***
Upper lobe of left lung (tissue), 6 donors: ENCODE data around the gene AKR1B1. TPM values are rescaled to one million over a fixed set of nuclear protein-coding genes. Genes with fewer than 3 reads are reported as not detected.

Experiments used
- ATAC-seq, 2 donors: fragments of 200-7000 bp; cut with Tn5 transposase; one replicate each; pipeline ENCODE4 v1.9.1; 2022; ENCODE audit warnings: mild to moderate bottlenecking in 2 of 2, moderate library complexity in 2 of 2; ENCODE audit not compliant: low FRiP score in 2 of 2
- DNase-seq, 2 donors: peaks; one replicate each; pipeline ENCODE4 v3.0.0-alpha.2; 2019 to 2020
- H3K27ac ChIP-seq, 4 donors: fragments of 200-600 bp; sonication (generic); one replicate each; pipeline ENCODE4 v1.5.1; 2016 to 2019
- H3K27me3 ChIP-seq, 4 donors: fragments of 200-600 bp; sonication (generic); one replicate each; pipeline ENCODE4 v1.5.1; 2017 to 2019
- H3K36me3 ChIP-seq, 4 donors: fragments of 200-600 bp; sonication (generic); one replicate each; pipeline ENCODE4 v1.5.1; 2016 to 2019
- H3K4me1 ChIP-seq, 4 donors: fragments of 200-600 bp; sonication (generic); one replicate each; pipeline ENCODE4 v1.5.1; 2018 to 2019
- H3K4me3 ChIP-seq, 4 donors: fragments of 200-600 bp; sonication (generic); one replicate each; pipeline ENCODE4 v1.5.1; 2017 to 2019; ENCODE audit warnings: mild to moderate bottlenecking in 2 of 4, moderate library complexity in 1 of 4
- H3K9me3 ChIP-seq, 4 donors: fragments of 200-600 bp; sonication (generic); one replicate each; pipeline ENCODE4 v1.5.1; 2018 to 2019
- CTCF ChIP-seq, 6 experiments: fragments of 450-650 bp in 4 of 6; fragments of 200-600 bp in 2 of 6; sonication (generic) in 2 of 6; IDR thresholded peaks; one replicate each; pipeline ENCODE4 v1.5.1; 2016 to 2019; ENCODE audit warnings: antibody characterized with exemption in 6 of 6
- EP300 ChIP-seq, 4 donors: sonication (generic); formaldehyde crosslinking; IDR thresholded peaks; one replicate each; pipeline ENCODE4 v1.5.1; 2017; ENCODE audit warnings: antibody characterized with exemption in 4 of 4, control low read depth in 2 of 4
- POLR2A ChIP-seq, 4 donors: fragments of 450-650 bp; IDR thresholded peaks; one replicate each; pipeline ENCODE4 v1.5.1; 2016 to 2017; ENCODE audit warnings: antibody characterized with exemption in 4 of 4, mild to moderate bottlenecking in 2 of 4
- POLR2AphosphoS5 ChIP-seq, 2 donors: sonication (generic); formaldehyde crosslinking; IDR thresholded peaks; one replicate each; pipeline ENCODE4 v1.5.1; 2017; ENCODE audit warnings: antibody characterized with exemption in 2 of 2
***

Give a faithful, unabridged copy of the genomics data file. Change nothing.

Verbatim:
Upper lobe of left lung (tissue), 6 donors: ENCODE data around the gene AKR1B1. TPM values are rescaled to one million over a fixed set of nuclear protein-coding genes. Genes with fewer than 3 reads are reported as not detected.

Experiments used
- ATAC-seq, 2 donors: fragments of 200-7000 bp; cut with Tn5 transposase; one replicate each; pipeline ENCODE4 v1.9.1; 2022; ENCODE audit warnings: mild to moderate bottlenecking in 2 of 2, moderate library complexity in 2 of 2; ENCODE audit not compliant: low FRiP score in 2 of 2
- DNase-seq, 2 donors: peaks; one replicate each; pipeline ENCODE4 v3.0.0-alpha.2; 2019 to 2020
- H3K27ac ChIP-seq, 4 donors: fragments of 200-600 bp; sonication (generic); one replicate each; pipeline ENCODE4 v1.5.1; 2016 to 2019
- H3K27me3 ChIP-seq, 4 donors: fragments of 200-600 bp; sonication (generic); one replicate each; pipeline ENCODE4 v1.5.1; 2017 to 2019
- H3K36me3 ChIP-seq, 4 donors: fragments of 200-600 bp; sonication (generic); one replicate each; pipeline ENCODE4 v1.5.1; 2016 to 2019
- H3K4me1 ChIP-seq, 4 donors: fragments of 200-600 bp; sonication (generic); one replicate each; pipeline ENCODE4 v1.5.1; 2018 to 2019
- H3K4me3 ChIP-seq, 4 donors: fragments of 200-600 bp; sonication (generic); one replicate each; pipeline ENCODE4 v1.5.1; 2017 to 2019; ENCODE audit warnings: mild to moderate bottlenecking in 2 of 4, moderate library complexity in 1 of 4
- H3K9me3 ChIP-seq, 4 donors: fragments of 200-600 bp; sonication (generic); one replicate each; pipeline ENCODE4 v1.5.1; 2018 to 2019
- CTCF ChIP-seq, 6 experiments: fragments of 450-650 bp in 4 of 6; fragments of 200-600 bp in 2 of 6; sonication (generic) in 2 of 6; IDR thresholded peaks; one replicate each; pipeline ENCODE4 v1.5.1; 2016 to 2019; ENCODE audit warnings: antibody characterized with exemption in 6 of 6
- EP300 ChIP-seq, 4 donors: sonication (generic); formaldehyde crosslinking; IDR thresholded peaks; one replicate each; pipeline ENCODE4 v1.5.1; 2017; ENCODE audit warnings: antibody characterized with exemption in 4 of 4, control low read depth in 2 of 4
- POLR2A ChIP-seq, 4 donors: fragments of 450-650 bp; IDR thresholded peaks; one replicate each; pipeline ENCODE4 v1.5.1; 2016 to 2017; ENCODE audit warnings: antibody characterized with exemption in 4 of 4, mild to moderate bottlenecking in 2 of 4
- POLR2AphosphoS5 ChIP-seq, 2 donors: sonication (generic); formaldehyde crosslinking; IDR thresholded peaks; one replicate each; pipeline ENCODE4 v1.5.1; 2017; ENCODE audit warnings: antibody characterized with exemption in 2 of 2